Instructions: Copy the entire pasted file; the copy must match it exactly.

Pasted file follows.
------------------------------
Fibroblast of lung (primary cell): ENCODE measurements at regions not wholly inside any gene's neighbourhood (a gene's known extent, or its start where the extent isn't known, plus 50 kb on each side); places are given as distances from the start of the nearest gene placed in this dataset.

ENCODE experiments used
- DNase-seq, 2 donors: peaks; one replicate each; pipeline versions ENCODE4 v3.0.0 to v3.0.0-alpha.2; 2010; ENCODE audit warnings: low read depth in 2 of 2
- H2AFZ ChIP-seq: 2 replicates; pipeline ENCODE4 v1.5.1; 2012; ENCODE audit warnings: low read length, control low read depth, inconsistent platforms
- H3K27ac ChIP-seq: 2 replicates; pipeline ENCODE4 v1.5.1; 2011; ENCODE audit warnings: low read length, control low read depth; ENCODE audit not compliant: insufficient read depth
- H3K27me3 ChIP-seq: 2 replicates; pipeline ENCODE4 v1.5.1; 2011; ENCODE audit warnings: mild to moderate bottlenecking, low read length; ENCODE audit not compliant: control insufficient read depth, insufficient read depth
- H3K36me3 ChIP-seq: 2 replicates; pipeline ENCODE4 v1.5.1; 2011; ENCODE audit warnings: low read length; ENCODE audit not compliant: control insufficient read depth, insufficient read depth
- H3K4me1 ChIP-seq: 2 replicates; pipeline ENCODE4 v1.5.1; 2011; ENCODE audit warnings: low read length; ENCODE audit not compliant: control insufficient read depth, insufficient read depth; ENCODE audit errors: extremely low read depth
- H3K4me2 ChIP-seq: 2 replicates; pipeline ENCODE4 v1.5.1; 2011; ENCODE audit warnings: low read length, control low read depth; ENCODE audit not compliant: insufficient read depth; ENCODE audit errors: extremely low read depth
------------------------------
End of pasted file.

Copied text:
Fibroblast of lung (primary cell): ENCODE measurements at regions not wholly inside any gene's neighbourhood (a gene's known extent, or its start where the extent isn't known, plus 50 kb on each side); places are given as distances from the start of the nearest gene placed in this dataset.

ENCODE experiments used
- DNase-seq, 2 donors: peaks; one replicate each; pipeline versions ENCODE4 v3.0.0 to v3.0.0-alpha.2; 2010; ENCODE audit warnings: low read depth in 2 of 2
- H2AFZ ChIP-seq: 2 replicates; pipeline ENCODE4 v1.5.1; 2012; ENCODE audit warnings: low read length, control low read depth, inconsistent platforms
- H3K27ac ChIP-seq: 2 replicates; pipeline ENCODE4 v1.5.1; 2011; ENCODE audit warnings: low read length, control low read depth; ENCODE audit not compliant: insufficient read depth
- H3K27me3 ChIP-seq: 2 replicates; pipeline ENCODE4 v1.5.1; 2011; ENCODE audit warnings: mild to moderate bottlenecking, low read length; ENCODE audit not compliant: control insufficient read depth, insufficient read depth
- H3K36me3 ChIP-seq: 2 replicates; pipeline ENCODE4 v1.5.1; 2011; ENCODE audit warnings: low read length; ENCODE audit not compliant: control insufficient read depth, insufficient read depth
- H3K4me1 ChIP-seq: 2 replicates; pipeline ENCODE4 v1.5.1; 2011; ENCODE audit warnings: low read length; ENCODE audit not compliant: control insufficient read depth, insufficient read depth; ENCODE audit errors: extremely low read depth
- H3K4me2 ChIP-seq: 2 replicates; pipeline ENCODE4 v1.5.1; 2011; ENCODE audit warnings: low read length, control low read depth; ENCODE audit not compliant: insufficient read depth; ENCODE audit errors: extremely low read depth